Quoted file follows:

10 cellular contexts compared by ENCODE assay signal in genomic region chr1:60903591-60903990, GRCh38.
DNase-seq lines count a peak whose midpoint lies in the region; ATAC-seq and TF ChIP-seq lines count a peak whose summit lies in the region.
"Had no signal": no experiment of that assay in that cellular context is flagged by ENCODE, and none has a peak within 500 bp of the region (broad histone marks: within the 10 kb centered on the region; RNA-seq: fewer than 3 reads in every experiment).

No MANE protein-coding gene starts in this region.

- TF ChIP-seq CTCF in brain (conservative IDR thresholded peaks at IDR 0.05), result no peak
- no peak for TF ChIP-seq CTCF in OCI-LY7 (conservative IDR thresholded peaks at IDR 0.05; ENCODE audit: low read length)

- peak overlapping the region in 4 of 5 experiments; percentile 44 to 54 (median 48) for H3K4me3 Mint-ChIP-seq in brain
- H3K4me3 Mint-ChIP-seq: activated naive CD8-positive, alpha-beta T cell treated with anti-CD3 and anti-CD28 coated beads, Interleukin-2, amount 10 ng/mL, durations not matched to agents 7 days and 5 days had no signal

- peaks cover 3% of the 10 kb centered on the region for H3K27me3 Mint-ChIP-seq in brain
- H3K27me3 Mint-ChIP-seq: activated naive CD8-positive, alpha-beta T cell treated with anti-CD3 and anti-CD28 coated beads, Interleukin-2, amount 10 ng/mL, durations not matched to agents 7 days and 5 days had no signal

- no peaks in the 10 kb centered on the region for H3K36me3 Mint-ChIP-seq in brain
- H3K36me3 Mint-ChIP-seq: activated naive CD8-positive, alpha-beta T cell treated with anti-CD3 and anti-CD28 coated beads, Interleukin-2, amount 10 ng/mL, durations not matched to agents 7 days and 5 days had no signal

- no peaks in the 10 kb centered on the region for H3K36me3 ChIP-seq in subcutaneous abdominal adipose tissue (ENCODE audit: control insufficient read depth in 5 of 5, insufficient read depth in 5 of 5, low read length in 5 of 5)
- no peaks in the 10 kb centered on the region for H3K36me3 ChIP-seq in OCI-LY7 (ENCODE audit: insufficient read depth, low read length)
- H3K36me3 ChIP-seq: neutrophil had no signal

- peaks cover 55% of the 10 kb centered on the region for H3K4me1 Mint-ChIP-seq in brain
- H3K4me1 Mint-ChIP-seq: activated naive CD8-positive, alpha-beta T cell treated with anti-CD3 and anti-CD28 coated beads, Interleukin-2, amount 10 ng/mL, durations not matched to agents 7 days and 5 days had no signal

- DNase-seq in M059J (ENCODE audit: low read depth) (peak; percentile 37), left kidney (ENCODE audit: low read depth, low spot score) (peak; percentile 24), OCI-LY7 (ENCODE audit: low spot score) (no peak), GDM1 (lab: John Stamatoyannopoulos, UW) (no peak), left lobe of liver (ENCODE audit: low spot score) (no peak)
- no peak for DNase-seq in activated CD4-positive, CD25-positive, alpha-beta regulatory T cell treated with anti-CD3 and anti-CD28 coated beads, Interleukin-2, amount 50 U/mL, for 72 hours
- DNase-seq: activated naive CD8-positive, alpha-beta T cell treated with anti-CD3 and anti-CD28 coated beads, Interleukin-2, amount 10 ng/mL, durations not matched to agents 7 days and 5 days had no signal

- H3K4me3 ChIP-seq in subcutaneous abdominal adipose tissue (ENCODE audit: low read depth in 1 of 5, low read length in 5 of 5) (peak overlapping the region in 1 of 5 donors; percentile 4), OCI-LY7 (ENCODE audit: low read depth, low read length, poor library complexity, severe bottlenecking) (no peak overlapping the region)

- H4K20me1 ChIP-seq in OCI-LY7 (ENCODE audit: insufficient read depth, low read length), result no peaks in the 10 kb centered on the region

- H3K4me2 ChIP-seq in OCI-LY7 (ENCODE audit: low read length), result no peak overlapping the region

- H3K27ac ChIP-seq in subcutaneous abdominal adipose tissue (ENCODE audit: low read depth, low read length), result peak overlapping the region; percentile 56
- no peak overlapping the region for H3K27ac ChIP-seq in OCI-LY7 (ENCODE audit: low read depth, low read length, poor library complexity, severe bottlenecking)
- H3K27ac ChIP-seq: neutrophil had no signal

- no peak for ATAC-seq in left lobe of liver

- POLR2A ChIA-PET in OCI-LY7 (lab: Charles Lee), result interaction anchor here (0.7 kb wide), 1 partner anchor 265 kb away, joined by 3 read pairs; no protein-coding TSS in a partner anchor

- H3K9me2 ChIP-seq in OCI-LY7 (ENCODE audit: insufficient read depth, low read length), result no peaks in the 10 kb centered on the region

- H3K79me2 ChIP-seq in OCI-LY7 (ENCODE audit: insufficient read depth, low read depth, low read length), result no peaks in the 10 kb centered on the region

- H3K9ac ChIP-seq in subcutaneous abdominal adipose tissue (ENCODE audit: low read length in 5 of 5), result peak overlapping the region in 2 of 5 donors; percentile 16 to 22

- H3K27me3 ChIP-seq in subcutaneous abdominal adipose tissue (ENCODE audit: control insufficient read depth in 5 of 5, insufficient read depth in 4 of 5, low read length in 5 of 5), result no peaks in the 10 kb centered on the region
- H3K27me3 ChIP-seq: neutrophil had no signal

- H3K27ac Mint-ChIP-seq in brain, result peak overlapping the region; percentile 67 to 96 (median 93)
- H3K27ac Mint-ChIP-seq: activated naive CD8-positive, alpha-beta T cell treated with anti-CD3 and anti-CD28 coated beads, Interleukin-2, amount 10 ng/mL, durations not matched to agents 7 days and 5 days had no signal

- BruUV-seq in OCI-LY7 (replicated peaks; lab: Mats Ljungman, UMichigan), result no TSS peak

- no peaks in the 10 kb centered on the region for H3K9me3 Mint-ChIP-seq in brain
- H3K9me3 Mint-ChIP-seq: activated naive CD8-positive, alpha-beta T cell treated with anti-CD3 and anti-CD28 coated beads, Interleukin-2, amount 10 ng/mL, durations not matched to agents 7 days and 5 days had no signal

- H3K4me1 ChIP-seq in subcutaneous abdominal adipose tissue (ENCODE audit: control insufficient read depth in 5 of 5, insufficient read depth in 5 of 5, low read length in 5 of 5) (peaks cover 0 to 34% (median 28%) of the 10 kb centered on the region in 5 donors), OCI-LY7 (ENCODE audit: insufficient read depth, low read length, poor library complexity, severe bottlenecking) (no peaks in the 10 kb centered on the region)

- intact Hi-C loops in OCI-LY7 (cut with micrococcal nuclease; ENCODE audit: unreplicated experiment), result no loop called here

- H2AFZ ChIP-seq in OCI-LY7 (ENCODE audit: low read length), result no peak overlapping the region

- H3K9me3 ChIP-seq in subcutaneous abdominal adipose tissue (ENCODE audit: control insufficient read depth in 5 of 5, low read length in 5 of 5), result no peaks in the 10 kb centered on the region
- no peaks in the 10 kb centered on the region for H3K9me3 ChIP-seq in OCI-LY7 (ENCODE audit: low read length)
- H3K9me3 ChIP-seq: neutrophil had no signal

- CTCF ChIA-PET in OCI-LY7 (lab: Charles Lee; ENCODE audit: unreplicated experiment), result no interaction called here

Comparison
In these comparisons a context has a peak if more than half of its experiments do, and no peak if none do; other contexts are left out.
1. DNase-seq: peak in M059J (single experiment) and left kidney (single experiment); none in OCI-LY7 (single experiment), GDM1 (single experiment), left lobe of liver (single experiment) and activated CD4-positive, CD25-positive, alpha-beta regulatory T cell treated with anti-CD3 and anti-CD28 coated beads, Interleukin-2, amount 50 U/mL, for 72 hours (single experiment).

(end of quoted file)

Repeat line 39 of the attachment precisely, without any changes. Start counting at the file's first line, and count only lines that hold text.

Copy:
- H3K4me1 ChIP-seq in subcutaneous abdominal adipose tissue (ENCODE audit: control insufficient read depth in 5 of 5, insufficient read depth in 5 of 5, low read length in 5 of 5) (peaks cover 0 to 34% (median 28%) of the 10 kb centered on the region in 5 donors), OCI-LY7 (ENCODE audit: insufficient read depth, low read length, poor library complexity, severe bottlenecking) (no peaks in the 10 kb centered on the region)